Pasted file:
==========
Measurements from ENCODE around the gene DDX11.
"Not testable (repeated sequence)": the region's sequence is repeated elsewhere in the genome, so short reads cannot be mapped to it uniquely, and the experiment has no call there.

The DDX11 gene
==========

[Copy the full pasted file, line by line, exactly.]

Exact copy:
Measurements from ENCODE around the gene DDX11.
"Not testable (repeated sequence)": the region's sequence is repeated elsewhere in the genome, so short reads cannot be mapped to it uniquely, and the experiment has no call there.

The DDX11 gene